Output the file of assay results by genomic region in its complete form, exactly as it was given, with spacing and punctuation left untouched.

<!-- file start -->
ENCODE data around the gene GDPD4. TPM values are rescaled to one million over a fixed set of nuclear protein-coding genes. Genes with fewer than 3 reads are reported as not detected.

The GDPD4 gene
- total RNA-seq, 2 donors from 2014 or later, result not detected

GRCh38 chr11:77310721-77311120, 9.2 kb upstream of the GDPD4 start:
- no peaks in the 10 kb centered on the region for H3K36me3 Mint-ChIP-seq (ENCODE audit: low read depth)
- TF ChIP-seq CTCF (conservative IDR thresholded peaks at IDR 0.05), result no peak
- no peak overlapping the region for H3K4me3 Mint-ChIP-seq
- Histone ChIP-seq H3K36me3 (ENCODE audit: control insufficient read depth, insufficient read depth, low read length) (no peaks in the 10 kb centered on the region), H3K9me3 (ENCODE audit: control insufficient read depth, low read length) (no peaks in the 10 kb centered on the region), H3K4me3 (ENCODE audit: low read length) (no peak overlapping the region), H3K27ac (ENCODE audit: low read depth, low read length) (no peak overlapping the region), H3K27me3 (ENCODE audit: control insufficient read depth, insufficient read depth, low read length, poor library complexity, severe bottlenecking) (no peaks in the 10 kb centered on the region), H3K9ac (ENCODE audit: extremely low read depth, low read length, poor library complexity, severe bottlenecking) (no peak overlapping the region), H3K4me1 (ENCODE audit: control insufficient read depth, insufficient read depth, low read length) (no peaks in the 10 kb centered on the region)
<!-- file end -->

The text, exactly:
ENCODE data around the gene GDPD4. TPM values are rescaled to one million over a fixed set of nuclear protein-coding genes. Genes with fewer than 3 reads are reported as not detected.

The GDPD4 gene
- total RNA-seq, 2 donors from 2014 or later, result not detected

GRCh38 chr11:77310721-77311120, 9.2 kb upstream of the GDPD4 start:
- no peaks in the 10 kb centered on the region for H3K36me3 Mint-ChIP-seq (ENCODE audit: low read depth)
- TF ChIP-seq CTCF (conservative IDR thresholded peaks at IDR 0.05), result no peak
- no peak overlapping the region for H3K4me3 Mint-ChIP-seq
- Histone ChIP-seq H3K36me3 (ENCODE audit: control insufficient read depth, insufficient read depth, low read length) (no peaks in the 10 kb centered on the region), H3K9me3 (ENCODE audit: control insufficient read depth, low read length) (no peaks in the 10 kb centered on the region), H3K4me3 (ENCODE audit: low read length) (no peak overlapping the region), H3K27ac (ENCODE audit: low read depth, low read length) (no peak overlapping the region), H3K27me3 (ENCODE audit: control insufficient read depth, insufficient read depth, low read length, poor library complexity, severe bottlenecking) (no peaks in the 10 kb centered on the region), H3K9ac (ENCODE audit: extremely low read depth, low read length, poor library complexity, severe bottlenecking) (no peak overlapping the region), H3K4me1 (ENCODE audit: control insufficient read depth, insufficient read depth, low read length) (no peaks in the 10 kb centered on the region)